The letter we sent the Belgian Food Safety Agency

The letter we sent the Belgian Food Safety Agency

On March 5th, we held our Give Crispr a chance event. The Belgian Food Safety Agency confiscated our product and told us they would take action.

Ultimately, we were fined 500€ and threatened with criminal prosecution shall we refuse to pay.

In response, exactly one year after the European Court of Justice’s ruling, our Coordinators Marco Cappato and Marco Perduca wrote a letter outlining the reasons behind our action and why we believe the fine is unjustified.

Below you can read the English translation of the letter:

Sir,

We confirm reception of your fine.

We challenge this fine, and we believe to have committed no crime.

Indeed, the Federal Agency for the Security of the Food Chain’s action was based on the fact that on the occasion of the « Give Crispr a Chance » event rice modified with the Crispr technique, which has a doubtful legal status in Belgium, was consumed.

However, by admission of your agents, no technical analysis of the product has been made. How can we then know that the AFSCA’s action had a legitimate basis, as the action was launched following an act of denunciation?

To better put in context what we did on the 5th of March, we deem it useful to remind the reasons that brought us to organise it. The goal was to raise awareness on the ruling by the European Court of Justice of July 25th, 2018 on mutagenesis techniques that did not take into account the most recent scientific discoveries. On that occasion, the Court established that:

  1. Article 2(2) of Directive 2001/18/EC of the European Parliament and of the Council of 12 March 2001 on the deliberate release into the environment of genetically modified organisms and repealing Council Directive 90/220/EEC must be interpreted as meaning that organisms obtained by means of techniques/methods of mutagenesis constitute genetically modified organisms within the meaning of that provision.

Article 3(1) of Directive 2001/18, read in conjunction with point 1 of Annex I B to that directive and in the light of recital 17 thereof, must be interpreted as meaning that only organisms obtained by means of techniques/methods of mutagenesis which have conventionally been used in a number of applications and have a long safety record are excluded from the scope of that directive.

  1. Article 4(4) of Council Directive 2002/53/EC of 13 June 2002 on the common catalogue of varieties of agricultural plant species, as amended by Regulation (EC) No 1829/2003 of the European Parliament and of the Council of 22 September 2003, must be interpreted as meaning that genetically modified varieties obtained by means of techniques/methods of mutagenesis which have conventionally been used in a number of applications and have a long safety record are exempt from the obligations laid down in that provision.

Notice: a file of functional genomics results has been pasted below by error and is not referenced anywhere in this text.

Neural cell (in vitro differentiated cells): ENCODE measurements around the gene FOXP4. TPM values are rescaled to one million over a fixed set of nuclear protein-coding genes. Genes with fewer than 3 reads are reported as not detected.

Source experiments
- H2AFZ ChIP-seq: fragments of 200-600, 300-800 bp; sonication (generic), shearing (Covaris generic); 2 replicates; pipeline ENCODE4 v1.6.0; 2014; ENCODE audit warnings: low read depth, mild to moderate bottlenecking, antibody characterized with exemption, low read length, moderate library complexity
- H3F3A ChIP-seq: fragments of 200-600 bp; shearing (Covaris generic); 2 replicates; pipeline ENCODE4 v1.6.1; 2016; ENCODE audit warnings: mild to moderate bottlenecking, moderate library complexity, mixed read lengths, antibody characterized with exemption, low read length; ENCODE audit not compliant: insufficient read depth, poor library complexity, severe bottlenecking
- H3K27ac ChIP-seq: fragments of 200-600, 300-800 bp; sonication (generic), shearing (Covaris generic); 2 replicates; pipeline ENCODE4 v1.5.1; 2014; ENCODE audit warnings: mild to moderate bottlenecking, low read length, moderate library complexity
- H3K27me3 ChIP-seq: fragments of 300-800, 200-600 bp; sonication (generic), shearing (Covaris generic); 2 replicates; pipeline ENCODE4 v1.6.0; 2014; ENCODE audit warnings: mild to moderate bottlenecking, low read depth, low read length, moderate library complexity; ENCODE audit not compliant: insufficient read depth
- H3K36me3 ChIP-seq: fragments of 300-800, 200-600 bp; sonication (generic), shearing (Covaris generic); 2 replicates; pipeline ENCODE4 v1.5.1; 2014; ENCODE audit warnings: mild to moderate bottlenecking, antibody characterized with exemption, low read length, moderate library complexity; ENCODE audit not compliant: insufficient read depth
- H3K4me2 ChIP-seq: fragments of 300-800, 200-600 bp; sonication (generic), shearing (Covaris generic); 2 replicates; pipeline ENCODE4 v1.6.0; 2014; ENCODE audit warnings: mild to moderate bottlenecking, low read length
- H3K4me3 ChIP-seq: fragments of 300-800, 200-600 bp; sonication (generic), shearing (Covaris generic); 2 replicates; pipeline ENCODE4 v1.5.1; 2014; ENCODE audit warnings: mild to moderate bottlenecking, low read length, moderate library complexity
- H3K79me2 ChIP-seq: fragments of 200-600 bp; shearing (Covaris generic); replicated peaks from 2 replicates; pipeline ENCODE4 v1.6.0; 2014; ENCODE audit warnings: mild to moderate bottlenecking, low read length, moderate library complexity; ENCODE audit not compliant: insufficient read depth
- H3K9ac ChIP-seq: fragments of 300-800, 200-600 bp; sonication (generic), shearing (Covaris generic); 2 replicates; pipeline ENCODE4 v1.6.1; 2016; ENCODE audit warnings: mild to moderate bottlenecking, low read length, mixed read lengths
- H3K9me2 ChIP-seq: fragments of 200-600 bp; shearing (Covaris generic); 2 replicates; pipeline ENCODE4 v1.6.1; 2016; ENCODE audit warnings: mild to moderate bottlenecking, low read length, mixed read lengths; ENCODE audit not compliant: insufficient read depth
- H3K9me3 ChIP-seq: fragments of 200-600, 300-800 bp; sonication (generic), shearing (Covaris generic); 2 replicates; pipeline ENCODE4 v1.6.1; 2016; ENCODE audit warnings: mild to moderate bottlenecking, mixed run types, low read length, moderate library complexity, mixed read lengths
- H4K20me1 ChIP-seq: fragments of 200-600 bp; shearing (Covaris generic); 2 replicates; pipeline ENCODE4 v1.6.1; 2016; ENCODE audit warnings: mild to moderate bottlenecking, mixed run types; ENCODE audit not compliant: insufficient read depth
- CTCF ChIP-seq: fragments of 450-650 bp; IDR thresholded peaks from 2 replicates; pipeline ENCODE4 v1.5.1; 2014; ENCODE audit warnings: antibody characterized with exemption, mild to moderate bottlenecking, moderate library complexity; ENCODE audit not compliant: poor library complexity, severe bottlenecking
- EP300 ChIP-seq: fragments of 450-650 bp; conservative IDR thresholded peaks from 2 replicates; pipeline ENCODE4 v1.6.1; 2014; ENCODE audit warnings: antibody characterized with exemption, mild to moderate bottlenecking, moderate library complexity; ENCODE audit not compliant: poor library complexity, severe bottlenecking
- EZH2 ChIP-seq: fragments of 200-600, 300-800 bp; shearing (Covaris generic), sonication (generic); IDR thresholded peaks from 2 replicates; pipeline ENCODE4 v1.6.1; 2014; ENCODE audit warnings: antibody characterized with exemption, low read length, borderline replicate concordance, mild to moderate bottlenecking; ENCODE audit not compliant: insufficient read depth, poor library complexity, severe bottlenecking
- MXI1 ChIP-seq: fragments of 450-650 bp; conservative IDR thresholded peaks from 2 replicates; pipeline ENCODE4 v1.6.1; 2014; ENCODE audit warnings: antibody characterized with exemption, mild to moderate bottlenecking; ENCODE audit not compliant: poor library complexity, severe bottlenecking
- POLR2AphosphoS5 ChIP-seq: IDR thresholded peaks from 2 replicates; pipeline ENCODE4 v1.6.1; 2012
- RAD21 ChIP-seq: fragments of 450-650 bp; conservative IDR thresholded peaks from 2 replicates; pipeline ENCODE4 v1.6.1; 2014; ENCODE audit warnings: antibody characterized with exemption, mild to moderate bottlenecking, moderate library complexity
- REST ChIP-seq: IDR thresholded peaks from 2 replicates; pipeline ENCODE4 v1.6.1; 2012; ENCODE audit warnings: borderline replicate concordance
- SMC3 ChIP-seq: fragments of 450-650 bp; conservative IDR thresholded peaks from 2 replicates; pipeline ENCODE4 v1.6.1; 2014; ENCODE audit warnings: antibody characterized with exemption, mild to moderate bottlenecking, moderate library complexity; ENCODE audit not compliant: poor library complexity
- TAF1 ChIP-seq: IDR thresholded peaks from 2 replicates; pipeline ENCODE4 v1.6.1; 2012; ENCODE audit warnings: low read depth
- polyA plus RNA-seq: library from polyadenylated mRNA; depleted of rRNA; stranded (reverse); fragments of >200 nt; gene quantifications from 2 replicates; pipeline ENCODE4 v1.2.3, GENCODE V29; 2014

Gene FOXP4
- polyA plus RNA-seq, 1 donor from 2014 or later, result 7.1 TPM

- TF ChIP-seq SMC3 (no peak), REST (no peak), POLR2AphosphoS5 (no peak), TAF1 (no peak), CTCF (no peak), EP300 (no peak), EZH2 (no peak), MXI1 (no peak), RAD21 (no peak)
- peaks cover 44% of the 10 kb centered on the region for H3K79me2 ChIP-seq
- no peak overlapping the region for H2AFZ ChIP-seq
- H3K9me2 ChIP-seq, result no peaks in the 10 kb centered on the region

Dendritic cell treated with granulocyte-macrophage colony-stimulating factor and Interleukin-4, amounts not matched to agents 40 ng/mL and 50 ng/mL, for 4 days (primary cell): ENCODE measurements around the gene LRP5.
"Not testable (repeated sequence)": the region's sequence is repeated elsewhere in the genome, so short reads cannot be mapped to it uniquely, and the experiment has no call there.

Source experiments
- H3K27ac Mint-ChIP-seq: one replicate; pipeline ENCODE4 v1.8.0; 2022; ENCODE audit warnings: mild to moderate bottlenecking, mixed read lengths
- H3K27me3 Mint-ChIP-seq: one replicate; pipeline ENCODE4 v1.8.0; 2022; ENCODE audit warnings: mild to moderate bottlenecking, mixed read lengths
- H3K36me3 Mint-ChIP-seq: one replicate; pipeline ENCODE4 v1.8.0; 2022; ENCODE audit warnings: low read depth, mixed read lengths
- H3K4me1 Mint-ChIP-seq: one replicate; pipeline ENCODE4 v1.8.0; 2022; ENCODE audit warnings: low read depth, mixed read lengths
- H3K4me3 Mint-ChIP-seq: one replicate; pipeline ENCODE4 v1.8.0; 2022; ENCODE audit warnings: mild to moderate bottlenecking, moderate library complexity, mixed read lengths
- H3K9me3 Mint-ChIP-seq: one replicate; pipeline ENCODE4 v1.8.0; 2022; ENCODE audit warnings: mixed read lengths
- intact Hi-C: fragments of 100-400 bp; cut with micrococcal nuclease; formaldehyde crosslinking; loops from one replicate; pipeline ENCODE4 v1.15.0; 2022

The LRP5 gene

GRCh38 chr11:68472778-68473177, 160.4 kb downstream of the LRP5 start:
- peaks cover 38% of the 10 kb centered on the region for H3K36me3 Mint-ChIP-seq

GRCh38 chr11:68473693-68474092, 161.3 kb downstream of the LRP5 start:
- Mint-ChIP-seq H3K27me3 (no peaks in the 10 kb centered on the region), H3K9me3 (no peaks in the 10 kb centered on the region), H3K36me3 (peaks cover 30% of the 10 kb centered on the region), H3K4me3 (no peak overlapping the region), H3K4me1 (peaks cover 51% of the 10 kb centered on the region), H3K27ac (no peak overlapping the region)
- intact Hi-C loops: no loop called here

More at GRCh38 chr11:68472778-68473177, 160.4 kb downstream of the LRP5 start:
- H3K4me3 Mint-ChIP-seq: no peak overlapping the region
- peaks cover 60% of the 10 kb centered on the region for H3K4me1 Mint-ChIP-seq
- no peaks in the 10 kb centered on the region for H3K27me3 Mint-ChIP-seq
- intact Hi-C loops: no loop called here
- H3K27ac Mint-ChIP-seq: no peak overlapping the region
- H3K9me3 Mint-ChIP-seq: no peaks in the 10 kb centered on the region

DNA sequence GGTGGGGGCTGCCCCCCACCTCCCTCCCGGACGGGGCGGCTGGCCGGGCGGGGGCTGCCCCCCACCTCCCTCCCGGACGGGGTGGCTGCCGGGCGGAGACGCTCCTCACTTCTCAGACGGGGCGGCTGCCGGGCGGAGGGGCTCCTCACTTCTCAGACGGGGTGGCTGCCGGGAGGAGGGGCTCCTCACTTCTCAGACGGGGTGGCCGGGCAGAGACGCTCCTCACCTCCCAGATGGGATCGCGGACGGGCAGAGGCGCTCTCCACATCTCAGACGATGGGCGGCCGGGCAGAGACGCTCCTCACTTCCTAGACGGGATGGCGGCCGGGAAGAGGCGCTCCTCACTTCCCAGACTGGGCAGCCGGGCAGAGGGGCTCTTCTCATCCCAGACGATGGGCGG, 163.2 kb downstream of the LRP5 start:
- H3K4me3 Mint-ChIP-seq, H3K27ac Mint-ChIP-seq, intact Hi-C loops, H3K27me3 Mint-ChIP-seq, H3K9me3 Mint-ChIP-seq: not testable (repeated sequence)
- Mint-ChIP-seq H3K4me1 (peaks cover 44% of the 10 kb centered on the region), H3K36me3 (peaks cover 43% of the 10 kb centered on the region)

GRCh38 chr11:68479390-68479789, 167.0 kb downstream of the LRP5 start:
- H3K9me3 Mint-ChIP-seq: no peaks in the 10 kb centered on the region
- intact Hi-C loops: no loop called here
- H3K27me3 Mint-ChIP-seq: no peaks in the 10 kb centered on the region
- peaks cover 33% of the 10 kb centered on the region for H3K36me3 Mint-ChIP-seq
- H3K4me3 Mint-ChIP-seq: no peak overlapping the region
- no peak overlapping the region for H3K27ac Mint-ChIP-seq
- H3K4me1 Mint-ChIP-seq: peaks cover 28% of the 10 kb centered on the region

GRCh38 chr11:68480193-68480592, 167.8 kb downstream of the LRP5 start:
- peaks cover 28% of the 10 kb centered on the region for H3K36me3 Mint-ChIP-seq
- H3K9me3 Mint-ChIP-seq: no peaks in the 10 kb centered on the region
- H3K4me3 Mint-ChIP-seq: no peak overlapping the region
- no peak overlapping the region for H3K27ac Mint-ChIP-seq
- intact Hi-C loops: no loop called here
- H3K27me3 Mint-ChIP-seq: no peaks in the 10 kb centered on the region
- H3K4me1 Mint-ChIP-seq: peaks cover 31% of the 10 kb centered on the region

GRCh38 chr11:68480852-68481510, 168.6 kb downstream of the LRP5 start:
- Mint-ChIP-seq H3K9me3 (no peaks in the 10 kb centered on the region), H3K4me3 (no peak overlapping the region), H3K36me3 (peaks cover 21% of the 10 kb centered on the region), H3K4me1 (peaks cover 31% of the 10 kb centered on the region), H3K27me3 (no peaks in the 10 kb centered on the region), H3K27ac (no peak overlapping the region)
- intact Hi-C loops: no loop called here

1. Article 3(1) of Directive 2001/18, read in conjunction with point 1 of Annex I B to that directive, in so far as it excludes from the scope of that directive organisms obtained by means of techniques/methods of mutagenesis which have conventionally been used in a number of applications and have a long safety record, must be interpreted as meaning that it does not have the effect of denying Member States the option of subjecting such organisms, in compliance with EU law, in particular with the rules on the free movement of goods set out in Articles 34 to 36 TFEU, to the obligations laid down in that directive or to other obligations.

The Court’s decision heavily disadvantages public research centres that see plants with mutations similar to those happening spontaneously in nature labelled as GMOs, which damages a European agriculture that could excel in the production of sustainable products – and which forces the importation of GMO products such as soya and corn, for the final production of a high number of typical European products.

It is in this context that we have organised our demonstration. We believe that applying a 2001 law in 2018 to techniques invented in 2012 is unsuitable and goes against the latest scientific discoveries. Our action had the objective of inviting competent authorities, through the organisation of the snack in front of the European Parliament, to a revision of these laws.

Crispr is a technique that in its agricultural applications permits to produce more by using less water, less land and less chemical products. In the context of the environmental crisis we are living, and keeping in mind the overpopulation that afflicts our planet, the risk for millions of people of not having access to the food they need is real. At the same time, Crispr can be used to improve the health of plants, a theme which will be at the centre of a world campaign launched by the United Nations for the year 2020.

In light of current legislation, even research of products derived from the Crispr technique is forbidden. We believe that it is time to go beyond an ideological “no” and to allow science to advance so that every citizen can benefit from it.

In light of what is written above, what we shared with your agents in the April 2nd audition and as you couldn’t, or wouldn’t, analyse what was distributed to participants – all of them selected, informed and made identifiable by a white t-shirt with “give Crispr a chance” written on it – we believe the fine to be unjust and therefore not to be paid.

Kind regards,

Marco Cappato and Marco Perduca